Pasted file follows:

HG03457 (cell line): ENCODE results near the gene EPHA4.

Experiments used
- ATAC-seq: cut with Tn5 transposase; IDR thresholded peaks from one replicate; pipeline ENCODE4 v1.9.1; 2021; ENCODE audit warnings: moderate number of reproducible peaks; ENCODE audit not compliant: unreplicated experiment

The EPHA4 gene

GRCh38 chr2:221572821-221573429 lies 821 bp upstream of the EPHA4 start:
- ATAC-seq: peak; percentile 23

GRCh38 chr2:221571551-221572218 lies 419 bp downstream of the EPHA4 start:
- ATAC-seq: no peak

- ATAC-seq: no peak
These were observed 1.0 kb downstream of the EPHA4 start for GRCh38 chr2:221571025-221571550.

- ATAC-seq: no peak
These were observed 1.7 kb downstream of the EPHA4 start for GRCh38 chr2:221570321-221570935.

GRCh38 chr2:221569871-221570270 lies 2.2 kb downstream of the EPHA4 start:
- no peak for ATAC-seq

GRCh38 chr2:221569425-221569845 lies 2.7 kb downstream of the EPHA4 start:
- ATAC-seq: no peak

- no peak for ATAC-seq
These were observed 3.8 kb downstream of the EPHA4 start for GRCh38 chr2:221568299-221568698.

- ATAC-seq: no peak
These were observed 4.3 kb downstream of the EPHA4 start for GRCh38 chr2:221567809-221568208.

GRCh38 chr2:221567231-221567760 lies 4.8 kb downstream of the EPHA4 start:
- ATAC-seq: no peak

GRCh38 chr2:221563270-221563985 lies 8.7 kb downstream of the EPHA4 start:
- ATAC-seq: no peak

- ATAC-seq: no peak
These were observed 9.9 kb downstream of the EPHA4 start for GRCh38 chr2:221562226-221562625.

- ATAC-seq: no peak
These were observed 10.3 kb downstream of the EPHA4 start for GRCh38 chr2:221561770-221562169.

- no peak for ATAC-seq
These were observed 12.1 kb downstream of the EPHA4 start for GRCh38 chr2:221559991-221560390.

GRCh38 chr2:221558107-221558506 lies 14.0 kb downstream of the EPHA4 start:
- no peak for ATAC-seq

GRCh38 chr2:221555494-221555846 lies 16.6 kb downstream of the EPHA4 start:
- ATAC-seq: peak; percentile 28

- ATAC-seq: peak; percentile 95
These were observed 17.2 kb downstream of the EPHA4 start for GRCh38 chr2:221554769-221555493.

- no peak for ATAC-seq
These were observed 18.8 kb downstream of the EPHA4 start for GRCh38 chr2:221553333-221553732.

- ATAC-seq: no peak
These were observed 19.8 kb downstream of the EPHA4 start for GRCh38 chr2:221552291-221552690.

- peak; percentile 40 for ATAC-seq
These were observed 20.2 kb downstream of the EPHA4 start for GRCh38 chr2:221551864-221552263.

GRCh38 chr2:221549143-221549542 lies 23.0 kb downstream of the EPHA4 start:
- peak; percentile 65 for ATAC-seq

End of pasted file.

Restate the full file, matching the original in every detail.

HG03457 (cell line): ENCODE results near the gene EPHA4.

Experiments used
- ATAC-seq: cut with Tn5 transposase; IDR thresholded peaks from one replicate; pipeline ENCODE4 v1.9.1; 2021; ENCODE audit warnings: moderate number of reproducible peaks; ENCODE audit not compliant: unreplicated experiment

The EPHA4 gene

GRCh38 chr2:221572821-221573429 lies 821 bp upstream of the EPHA4 start:
- ATAC-seq: peak; percentile 23

GRCh38 chr2:221571551-221572218 lies 419 bp downstream of the EPHA4 start:
- ATAC-seq: no peak

- ATAC-seq: no peak
These were observed 1.0 kb downstream of the EPHA4 start for GRCh38 chr2:221571025-221571550.

- ATAC-seq: no peak
These were observed 1.7 kb downstream of the EPHA4 start for GRCh38 chr2:221570321-221570935.

GRCh38 chr2:221569871-221570270 lies 2.2 kb downstream of the EPHA4 start:
- no peak for ATAC-seq

GRCh38 chr2:221569425-221569845 lies 2.7 kb downstream of the EPHA4 start:
- ATAC-seq: no peak

- no peak for ATAC-seq
These were observed 3.8 kb downstream of the EPHA4 start for GRCh38 chr2:221568299-221568698.

- ATAC-seq: no peak
These were observed 4.3 kb downstream of the EPHA4 start for GRCh38 chr2:221567809-221568208.

GRCh38 chr2:221567231-221567760 lies 4.8 kb downstream of the EPHA4 start:
- ATAC-seq: no peak

GRCh38 chr2:221563270-221563985 lies 8.7 kb downstream of the EPHA4 start:
- ATAC-seq: no peak

- ATAC-seq: no peak
These were observed 9.9 kb downstream of the EPHA4 start for GRCh38 chr2:221562226-221562625.

- ATAC-seq: no peak
These were observed 10.3 kb downstream of the EPHA4 start for GRCh38 chr2:221561770-221562169.

- no peak for ATAC-seq
These were observed 12.1 kb downstream of the EPHA4 start for GRCh38 chr2:221559991-221560390.

GRCh38 chr2:221558107-221558506 lies 14.0 kb downstream of the EPHA4 start:
- no peak for ATAC-seq

GRCh38 chr2:221555494-221555846 lies 16.6 kb downstream of the EPHA4 start:
- ATAC-seq: peak; percentile 28

- ATAC-seq: peak; percentile 95
These were observed 17.2 kb downstream of the EPHA4 start for GRCh38 chr2:221554769-221555493.

- no peak for ATAC-seq
These were observed 18.8 kb downstream of the EPHA4 start for GRCh38 chr2:221553333-221553732.

- ATAC-seq: no peak
These were observed 19.8 kb downstream of the EPHA4 start for GRCh38 chr2:221552291-221552690.

- peak; percentile 40 for ATAC-seq
These were observed 20.2 kb downstream of the EPHA4 start for GRCh38 chr2:221551864-221552263.

GRCh38 chr2:221549143-221549542 lies 23.0 kb downstream of the EPHA4 start:
- peak; percentile 65 for ATAC-seq